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Automation will play an increasingly important role as aerospace crawls back from the COVID driven down-turn. Over the past decade, automation has been a focus of OEMs in the manufacture of new parts. That focus will be expanded in the recovery and extend significantly to the MRO sector. Since automation is usually associated with reducing costs in high volume production environments, this prediction may seem to be contraindicated by reducing new production and MRO activities forecast for the coming years. However, two changing conditions in the down-turn significantly boost the benefits offered by automation, even at lower volume levels.

The first condition is the change in the availability of skilled and qualified talent. The massive lay-offs, furloughs, and early retirement incentives currently unfolding in the industry, particularly in light of the average age of a highly skilled employee in the aerospace industry, will result in an insurmountable deficit in talent as we recover. Many will retire permanently. As other sectors recover more quickly, many will move outside of aerospace. Of those remaining, skills will have softened, and certifications will have expired. 

The availability of skilled, certified, and current resources will become a limiting factor in commercial aviation recovery, from pilots to maintenance technicians, casting suppliers to machinists, gate agents to baggage handlers. As the aerospace industry recovers, it will find ways to automate many functions that would otherwise require significant recruiting, training, and re-certification efforts over months or years to achieve the Q4 2019 status quo’s capabilities. Furthermore, the management of, and liability associated with, those human resources in a period of highly variable demand would expose the industry to unmanageable vulnerabilities.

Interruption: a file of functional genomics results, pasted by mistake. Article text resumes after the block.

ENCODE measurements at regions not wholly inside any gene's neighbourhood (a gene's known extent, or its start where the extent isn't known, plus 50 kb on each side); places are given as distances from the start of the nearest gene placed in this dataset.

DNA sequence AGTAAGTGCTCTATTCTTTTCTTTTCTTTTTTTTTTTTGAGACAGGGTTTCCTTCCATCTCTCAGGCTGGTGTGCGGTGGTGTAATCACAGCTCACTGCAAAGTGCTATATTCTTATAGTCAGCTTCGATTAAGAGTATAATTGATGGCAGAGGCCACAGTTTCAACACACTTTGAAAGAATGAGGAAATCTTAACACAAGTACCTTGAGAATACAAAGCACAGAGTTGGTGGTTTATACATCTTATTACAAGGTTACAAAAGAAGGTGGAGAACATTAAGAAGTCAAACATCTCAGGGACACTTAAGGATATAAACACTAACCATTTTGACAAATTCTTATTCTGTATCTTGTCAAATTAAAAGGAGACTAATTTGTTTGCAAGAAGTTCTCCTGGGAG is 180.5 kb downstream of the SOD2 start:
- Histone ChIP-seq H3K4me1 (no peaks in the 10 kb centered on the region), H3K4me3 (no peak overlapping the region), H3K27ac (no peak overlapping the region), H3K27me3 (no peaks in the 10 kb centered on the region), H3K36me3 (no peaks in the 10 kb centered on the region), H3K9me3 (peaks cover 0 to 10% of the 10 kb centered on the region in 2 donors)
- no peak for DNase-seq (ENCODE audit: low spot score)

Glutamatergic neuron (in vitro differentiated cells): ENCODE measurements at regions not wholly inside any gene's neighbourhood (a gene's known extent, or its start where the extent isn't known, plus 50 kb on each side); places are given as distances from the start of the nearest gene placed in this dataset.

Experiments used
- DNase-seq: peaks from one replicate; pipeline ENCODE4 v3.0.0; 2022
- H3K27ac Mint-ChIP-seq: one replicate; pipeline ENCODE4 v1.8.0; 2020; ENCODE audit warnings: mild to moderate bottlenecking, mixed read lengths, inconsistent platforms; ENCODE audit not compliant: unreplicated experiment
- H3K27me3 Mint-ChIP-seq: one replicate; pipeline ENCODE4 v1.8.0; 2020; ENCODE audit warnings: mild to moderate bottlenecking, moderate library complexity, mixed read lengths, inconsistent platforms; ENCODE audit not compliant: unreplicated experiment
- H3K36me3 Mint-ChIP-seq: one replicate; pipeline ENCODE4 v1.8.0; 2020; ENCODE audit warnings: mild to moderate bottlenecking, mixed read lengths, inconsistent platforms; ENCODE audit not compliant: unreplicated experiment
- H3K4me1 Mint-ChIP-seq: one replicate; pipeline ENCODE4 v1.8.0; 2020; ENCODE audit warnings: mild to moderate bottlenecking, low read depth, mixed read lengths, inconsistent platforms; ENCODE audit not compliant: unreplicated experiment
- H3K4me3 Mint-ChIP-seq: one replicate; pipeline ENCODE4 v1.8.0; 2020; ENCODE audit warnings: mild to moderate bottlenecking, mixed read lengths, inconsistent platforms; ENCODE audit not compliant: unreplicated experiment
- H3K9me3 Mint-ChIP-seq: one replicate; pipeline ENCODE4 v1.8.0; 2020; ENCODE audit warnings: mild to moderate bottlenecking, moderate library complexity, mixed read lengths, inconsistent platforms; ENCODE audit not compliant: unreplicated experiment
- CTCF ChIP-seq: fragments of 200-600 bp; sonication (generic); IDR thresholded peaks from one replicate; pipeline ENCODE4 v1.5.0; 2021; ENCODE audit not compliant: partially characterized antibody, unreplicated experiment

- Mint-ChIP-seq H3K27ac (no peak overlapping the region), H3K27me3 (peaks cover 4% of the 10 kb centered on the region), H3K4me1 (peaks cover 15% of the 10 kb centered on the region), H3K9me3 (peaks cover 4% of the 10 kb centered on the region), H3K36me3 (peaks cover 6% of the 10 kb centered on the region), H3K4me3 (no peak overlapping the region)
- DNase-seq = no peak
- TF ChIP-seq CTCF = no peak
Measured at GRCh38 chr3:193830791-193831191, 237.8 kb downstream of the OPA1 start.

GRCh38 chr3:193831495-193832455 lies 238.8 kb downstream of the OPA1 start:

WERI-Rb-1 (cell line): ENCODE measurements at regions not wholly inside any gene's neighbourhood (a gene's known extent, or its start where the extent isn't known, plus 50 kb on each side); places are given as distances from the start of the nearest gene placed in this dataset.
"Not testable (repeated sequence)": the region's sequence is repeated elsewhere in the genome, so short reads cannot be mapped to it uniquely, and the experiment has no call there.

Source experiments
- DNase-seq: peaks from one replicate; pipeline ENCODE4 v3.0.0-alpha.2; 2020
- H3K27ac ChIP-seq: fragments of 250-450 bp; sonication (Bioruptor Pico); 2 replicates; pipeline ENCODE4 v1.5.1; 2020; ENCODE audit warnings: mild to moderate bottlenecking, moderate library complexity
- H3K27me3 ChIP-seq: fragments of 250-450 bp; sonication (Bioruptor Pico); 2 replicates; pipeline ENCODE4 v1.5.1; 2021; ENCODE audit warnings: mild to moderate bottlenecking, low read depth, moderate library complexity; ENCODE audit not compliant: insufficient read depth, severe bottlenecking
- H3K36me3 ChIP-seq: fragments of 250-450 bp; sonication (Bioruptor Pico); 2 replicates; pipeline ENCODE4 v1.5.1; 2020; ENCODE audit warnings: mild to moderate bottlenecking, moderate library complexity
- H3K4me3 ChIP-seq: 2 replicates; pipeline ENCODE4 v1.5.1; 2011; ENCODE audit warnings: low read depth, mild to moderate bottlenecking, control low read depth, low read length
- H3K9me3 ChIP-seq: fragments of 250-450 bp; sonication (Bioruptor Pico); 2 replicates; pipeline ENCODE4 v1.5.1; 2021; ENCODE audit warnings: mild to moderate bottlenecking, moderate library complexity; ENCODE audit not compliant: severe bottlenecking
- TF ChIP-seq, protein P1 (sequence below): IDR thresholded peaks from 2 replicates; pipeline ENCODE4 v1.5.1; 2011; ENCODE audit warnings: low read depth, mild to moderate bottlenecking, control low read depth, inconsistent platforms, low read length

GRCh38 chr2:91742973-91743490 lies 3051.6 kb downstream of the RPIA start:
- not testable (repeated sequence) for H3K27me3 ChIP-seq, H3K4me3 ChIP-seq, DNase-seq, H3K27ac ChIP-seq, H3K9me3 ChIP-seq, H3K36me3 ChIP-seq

The second condition is the increase in capability and reduction of costs associated with modern automation. Driven initially by progress in the automotive industry, the robotics and automation industry has successfully driven the cost of systems down while simultaneously increasing capability and reducing the cost of repurposing existing systems to perform new or additional tasks. The result of these combined improvements is that systems that are relatively inexpensive to acquire and operate can fulfill many of the demands of less-skilled labor, leaving our precious human workforce available for more complicated tasks. 

For example, I witnessed the new generation of cobots already hard at work polishing windows and canopies, handling parts for automated nondestructive testing cells, and in my recent travels, noticed a few disinfecting surfaces in an airport terminal.

Automation is a part of the foundation of our future. We’ve seen its benefits in the cockpit for years, improving safety and reducing pilot workloads. We will see those benefits spread more rapidly to manufacturing and maintenance in the next few years.

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